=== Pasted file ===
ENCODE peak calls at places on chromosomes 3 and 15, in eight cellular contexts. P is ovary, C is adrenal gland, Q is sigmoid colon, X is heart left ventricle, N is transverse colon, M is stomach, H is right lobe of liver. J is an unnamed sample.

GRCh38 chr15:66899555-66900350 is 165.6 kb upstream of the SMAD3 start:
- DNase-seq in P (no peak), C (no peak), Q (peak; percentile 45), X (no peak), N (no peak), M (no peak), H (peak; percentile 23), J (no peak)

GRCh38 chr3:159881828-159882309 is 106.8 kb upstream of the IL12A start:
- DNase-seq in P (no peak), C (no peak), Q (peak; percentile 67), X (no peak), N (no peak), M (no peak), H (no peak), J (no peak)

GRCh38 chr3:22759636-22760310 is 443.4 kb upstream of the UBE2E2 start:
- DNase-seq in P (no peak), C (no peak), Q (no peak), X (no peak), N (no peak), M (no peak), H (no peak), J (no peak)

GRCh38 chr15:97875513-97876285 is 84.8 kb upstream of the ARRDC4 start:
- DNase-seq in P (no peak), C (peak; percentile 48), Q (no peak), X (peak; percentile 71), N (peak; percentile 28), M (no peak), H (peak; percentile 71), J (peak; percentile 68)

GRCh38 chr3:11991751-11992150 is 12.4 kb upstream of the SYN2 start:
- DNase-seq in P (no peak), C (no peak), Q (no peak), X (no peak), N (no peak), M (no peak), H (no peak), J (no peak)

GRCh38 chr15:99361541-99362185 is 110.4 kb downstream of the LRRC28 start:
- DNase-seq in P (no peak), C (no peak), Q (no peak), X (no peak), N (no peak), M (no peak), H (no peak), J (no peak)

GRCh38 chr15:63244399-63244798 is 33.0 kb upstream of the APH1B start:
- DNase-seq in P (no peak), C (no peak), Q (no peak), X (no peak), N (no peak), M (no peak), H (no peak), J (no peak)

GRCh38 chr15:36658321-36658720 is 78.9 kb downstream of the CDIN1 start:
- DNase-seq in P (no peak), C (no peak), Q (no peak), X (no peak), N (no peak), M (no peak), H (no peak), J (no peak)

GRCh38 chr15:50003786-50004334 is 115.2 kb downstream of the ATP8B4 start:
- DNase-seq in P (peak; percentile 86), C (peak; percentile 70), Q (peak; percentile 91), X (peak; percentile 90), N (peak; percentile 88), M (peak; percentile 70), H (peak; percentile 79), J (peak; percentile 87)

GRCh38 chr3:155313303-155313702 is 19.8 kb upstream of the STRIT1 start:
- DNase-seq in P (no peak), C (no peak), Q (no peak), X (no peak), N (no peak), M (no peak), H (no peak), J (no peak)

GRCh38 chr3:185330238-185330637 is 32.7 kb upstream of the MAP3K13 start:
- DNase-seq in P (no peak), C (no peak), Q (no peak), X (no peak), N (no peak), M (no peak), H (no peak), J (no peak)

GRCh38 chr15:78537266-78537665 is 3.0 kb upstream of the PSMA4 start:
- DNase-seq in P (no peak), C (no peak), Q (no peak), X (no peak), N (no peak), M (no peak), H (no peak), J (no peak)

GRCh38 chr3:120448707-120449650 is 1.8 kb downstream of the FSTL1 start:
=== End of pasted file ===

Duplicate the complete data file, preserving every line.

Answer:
ENCODE peak calls at places on chromosomes 3 and 15, in eight cellular contexts. P is ovary, C is adrenal gland, Q is sigmoid colon, X is heart left ventricle, N is transverse colon, M is stomach, H is right lobe of liver. J is an unnamed sample.

GRCh38 chr15:66899555-66900350 is 165.6 kb upstream of the SMAD3 start:
- DNase-seq in P (no peak), C (no peak), Q (peak; percentile 45), X (no peak), N (no peak), M (no peak), H (peak; percentile 23), J (no peak)

GRCh38 chr3:159881828-159882309 is 106.8 kb upstream of the IL12A start:
- DNase-seq in P (no peak), C (no peak), Q (peak; percentile 67), X (no peak), N (no peak), M (no peak), H (no peak), J (no peak)

GRCh38 chr3:22759636-22760310 is 443.4 kb upstream of the UBE2E2 start:
- DNase-seq in P (no peak), C (no peak), Q (no peak), X (no peak), N (no peak), M (no peak), H (no peak), J (no peak)

GRCh38 chr15:97875513-97876285 is 84.8 kb upstream of the ARRDC4 start:
- DNase-seq in P (no peak), C (peak; percentile 48), Q (no peak), X (peak; percentile 71), N (peak; percentile 28), M (no peak), H (peak; percentile 71), J (peak; percentile 68)

GRCh38 chr3:11991751-11992150 is 12.4 kb upstream of the SYN2 start:
- DNase-seq in P (no peak), C (no peak), Q (no peak), X (no peak), N (no peak), M (no peak), H (no peak), J (no peak)

GRCh38 chr15:99361541-99362185 is 110.4 kb downstream of the LRRC28 start:
- DNase-seq in P (no peak), C (no peak), Q (no peak), X (no peak), N (no peak), M (no peak), H (no peak), J (no peak)

GRCh38 chr15:63244399-63244798 is 33.0 kb upstream of the APH1B start:
- DNase-seq in P (no peak), C (no peak), Q (no peak), X (no peak), N (no peak), M (no peak), H (no peak), J (no peak)

GRCh38 chr15:36658321-36658720 is 78.9 kb downstream of the CDIN1 start:
- DNase-seq in P (no peak), C (no peak), Q (no peak), X (no peak), N (no peak), M (no peak), H (no peak), J (no peak)

GRCh38 chr15:50003786-50004334 is 115.2 kb downstream of the ATP8B4 start:
- DNase-seq in P (peak; percentile 86), C (peak; percentile 70), Q (peak; percentile 91), X (peak; percentile 90), N (peak; percentile 88), M (peak; percentile 70), H (peak; percentile 79), J (peak; percentile 87)

GRCh38 chr3:155313303-155313702 is 19.8 kb upstream of the STRIT1 start:
- DNase-seq in P (no peak), C (no peak), Q (no peak), X (no peak), N (no peak), M (no peak), H (no peak), J (no peak)

GRCh38 chr3:185330238-185330637 is 32.7 kb upstream of the MAP3K13 start:
- DNase-seq in P (no peak), C (no peak), Q (no peak), X (no peak), N (no peak), M (no peak), H (no peak), J (no peak)

GRCh38 chr15:78537266-78537665 is 3.0 kb upstream of the PSMA4 start:
- DNase-seq in P (no peak), C (no peak), Q (no peak), X (no peak), N (no peak), M (no peak), H (no peak), J (no peak)

GRCh38 chr3:120448707-120449650 is 1.8 kb downstream of the FSTL1 start: